Wednesday, April 24, 2013

Earth's Current Warmth Not Seen in the Last 1,400 Years or More, Says Study

 Apr. 21, 2013 — Fueled by industrial greenhouse gas emissions, Earth's climate warmed more between Nature Geoscience by more than 80 scientists from 24 nations analyzing climate data from tree rings, pollen, cave formations, ice cores, lake and ocean sediments, and historical records from around the world.
1971 and 2000 than during any other three-decade interval in the last 1,400 years, according to new regional temperature reconstructions covering all seven continents. This period of humanmade global warming, which continues today, reversed a natural cooling trend that lasted several hundred years, according to results published in the journal

"This paper tells us what we already knew, except in a better, more comprehensive fashion," said study co-author Edward Cook, a tree-ring scientist at Lamont-Doherty Earth Observatory who led the Asia reconstruction.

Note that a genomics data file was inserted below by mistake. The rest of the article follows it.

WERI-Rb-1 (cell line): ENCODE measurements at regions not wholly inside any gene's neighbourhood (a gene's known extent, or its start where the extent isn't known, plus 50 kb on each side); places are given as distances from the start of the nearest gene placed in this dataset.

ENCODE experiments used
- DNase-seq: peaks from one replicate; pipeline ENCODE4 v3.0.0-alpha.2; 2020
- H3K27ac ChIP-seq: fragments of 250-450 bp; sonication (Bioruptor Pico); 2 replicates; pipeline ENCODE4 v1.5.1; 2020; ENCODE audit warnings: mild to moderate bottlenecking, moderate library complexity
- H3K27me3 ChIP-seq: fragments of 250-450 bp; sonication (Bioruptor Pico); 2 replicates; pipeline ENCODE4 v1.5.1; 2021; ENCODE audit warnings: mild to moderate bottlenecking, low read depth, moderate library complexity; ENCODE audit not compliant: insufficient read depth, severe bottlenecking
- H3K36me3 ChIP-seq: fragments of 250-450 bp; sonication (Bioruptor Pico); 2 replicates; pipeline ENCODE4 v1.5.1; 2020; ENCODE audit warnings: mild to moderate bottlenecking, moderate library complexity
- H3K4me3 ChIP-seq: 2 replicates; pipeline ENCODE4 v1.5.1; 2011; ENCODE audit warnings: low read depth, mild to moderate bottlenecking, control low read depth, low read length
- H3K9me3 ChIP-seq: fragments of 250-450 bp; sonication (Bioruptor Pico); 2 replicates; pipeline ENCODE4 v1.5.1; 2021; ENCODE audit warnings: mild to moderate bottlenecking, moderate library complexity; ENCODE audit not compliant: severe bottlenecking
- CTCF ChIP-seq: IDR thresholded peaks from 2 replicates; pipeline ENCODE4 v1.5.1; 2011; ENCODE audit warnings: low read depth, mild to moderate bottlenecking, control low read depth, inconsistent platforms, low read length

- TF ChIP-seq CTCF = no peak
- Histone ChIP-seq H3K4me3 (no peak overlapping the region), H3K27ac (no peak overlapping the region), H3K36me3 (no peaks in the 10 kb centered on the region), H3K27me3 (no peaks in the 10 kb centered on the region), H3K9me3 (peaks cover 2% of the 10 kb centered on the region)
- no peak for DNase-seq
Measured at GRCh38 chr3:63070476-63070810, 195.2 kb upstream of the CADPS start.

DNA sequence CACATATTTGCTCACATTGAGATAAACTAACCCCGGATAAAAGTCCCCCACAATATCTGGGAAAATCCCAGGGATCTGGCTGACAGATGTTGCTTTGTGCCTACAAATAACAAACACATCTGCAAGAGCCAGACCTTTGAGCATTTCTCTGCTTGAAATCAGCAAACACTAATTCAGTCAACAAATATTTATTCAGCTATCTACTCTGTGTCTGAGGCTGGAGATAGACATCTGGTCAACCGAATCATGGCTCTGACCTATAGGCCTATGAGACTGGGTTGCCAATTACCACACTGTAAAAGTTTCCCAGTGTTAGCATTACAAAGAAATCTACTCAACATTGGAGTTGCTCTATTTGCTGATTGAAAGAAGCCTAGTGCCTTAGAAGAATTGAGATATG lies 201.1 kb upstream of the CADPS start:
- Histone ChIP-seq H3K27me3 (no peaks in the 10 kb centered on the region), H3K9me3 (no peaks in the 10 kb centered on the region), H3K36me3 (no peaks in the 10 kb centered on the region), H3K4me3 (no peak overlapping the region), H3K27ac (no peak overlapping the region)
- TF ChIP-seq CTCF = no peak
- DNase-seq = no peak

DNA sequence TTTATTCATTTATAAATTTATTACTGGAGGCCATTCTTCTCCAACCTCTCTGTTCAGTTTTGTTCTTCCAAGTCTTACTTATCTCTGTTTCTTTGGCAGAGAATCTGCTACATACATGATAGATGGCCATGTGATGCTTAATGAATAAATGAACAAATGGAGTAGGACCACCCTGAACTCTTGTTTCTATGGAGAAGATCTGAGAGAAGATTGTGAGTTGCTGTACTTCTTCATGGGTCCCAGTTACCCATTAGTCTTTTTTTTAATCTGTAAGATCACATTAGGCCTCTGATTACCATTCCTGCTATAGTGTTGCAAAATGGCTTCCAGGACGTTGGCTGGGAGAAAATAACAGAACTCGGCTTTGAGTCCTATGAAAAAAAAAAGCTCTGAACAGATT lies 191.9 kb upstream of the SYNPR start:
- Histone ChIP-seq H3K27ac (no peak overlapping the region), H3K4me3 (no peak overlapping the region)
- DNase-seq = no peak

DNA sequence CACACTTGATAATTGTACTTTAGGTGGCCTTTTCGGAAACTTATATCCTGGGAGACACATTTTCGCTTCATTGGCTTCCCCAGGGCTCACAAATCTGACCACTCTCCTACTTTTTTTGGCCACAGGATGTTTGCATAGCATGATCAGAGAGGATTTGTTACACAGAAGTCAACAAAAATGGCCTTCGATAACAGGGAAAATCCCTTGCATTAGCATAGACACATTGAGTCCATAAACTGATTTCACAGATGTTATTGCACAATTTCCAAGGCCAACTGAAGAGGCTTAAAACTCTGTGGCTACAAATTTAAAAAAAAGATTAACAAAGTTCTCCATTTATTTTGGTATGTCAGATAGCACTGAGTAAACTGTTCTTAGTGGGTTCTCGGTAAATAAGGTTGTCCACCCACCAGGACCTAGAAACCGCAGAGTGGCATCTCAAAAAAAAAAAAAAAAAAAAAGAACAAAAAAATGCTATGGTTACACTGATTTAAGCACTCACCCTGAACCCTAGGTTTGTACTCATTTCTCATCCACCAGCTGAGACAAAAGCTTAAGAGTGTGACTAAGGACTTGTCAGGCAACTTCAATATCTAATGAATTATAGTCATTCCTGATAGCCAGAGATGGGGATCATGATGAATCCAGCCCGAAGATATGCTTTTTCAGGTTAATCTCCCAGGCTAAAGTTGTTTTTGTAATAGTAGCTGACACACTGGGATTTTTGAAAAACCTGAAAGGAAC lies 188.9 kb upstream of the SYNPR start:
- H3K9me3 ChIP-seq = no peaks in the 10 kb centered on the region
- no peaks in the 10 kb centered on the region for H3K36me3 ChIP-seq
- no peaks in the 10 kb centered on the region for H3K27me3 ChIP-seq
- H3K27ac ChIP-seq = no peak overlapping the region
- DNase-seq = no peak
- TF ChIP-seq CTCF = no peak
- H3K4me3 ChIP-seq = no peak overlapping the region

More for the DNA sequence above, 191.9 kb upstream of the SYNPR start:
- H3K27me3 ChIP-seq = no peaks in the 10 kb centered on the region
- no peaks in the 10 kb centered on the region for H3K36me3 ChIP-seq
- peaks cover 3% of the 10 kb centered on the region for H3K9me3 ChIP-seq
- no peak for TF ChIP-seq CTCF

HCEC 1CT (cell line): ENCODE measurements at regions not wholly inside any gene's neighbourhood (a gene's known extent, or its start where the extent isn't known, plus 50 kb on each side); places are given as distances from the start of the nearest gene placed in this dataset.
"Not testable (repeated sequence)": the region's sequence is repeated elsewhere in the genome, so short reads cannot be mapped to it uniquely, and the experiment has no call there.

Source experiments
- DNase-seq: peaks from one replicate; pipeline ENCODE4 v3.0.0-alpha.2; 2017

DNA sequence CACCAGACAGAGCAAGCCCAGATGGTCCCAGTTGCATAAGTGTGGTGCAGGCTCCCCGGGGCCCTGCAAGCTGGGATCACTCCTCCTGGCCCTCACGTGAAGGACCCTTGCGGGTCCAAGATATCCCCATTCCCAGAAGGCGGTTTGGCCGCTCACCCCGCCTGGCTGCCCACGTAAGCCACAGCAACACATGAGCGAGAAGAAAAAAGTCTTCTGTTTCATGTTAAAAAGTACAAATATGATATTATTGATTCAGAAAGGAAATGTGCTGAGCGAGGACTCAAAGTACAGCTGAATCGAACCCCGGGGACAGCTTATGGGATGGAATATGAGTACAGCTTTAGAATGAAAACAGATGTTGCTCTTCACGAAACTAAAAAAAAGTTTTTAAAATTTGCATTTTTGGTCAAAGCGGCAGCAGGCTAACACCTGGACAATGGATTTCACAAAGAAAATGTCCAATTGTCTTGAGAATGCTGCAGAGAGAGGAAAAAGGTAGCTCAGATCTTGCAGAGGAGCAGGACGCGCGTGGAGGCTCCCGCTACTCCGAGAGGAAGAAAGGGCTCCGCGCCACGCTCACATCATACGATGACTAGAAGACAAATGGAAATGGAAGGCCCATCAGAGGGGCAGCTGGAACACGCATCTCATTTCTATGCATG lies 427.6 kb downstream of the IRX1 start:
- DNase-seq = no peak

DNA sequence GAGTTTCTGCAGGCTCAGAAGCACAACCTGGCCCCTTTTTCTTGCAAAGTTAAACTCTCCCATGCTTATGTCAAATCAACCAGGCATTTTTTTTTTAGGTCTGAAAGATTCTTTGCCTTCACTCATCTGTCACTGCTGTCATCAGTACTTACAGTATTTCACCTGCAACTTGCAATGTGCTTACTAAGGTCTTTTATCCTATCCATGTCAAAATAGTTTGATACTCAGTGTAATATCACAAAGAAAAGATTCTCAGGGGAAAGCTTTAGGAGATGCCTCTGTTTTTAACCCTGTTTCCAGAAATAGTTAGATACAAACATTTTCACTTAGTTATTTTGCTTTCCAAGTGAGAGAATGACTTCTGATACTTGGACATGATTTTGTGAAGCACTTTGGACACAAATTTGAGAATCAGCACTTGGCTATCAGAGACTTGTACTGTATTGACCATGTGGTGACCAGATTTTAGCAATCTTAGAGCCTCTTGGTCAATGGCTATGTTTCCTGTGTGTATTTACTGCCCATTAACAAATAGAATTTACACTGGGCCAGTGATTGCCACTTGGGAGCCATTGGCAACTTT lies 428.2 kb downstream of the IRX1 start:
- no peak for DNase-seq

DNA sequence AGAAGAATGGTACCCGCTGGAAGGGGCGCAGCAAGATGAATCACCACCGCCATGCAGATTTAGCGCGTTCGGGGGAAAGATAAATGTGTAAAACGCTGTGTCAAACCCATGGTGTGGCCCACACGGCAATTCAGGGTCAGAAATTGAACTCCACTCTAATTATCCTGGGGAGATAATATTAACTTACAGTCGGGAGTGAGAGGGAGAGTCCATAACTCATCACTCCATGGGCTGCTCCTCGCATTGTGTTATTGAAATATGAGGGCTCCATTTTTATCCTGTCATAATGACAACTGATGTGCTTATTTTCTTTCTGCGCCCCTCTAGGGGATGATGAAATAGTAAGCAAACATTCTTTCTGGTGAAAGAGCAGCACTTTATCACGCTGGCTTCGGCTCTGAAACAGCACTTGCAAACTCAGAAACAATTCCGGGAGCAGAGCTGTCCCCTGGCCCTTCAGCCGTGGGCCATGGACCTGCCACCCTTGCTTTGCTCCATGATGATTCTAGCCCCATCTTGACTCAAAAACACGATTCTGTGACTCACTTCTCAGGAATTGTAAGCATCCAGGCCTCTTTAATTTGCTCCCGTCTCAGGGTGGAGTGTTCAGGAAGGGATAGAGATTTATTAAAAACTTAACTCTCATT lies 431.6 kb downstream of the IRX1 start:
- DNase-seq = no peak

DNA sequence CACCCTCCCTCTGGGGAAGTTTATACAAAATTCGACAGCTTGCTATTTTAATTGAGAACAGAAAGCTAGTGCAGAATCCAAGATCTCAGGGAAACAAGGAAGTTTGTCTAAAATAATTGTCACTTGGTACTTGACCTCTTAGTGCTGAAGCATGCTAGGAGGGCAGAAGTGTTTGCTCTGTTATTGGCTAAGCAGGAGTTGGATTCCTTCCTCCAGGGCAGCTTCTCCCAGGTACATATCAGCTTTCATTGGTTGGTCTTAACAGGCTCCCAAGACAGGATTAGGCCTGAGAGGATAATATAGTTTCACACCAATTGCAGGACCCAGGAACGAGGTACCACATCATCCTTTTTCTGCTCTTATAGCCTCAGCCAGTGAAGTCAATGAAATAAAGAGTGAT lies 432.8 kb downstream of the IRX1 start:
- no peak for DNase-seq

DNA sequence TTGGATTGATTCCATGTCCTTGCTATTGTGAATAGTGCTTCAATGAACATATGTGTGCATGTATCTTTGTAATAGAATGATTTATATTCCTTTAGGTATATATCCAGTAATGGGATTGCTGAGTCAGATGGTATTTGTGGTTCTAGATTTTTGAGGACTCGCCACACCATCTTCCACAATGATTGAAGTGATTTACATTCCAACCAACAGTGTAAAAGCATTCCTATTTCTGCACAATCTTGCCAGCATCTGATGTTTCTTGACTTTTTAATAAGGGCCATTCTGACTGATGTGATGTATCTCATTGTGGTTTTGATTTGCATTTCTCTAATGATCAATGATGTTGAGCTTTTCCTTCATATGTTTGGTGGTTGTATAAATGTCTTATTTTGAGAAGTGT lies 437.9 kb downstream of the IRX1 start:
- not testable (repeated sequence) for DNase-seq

The study also found that Europe's 2003 heat wave and drought, which killed an estimated 70,000 people, happened during Europe's hottest summer of the last 2,000 years. "Summer temperatures were intense that year and accompanied by a lack of rain and very dry soil conditions over much of Europe," said study co-author Jason Smerdon, a climate scientist at Lamont-Doherty and one of the lead contributors to the Europe reconstruction. Though summer 2003 set a record for Europe, global warming was only one of the factors that contributed to the temperature conditions that summer, he said.

The study is the latest to show that the Medieval Warm Period, from about 950 to 1250, may not have been global, and may not have happened at the same time in places that did grow warmer. While parts of Europe and North America were fairly warm between 950 and 1250, South America stayed relatively cold, the study says. Some people have argued that the natural warming that occurred during the medieval ages is happening today, and that humans are not responsible for modern day global warming. Scientists are nearly unanimous in their disagreement "If we went into another Medieval Warm Period again that extra warmth would be added on top of warming from greenhouse gases," said Cook.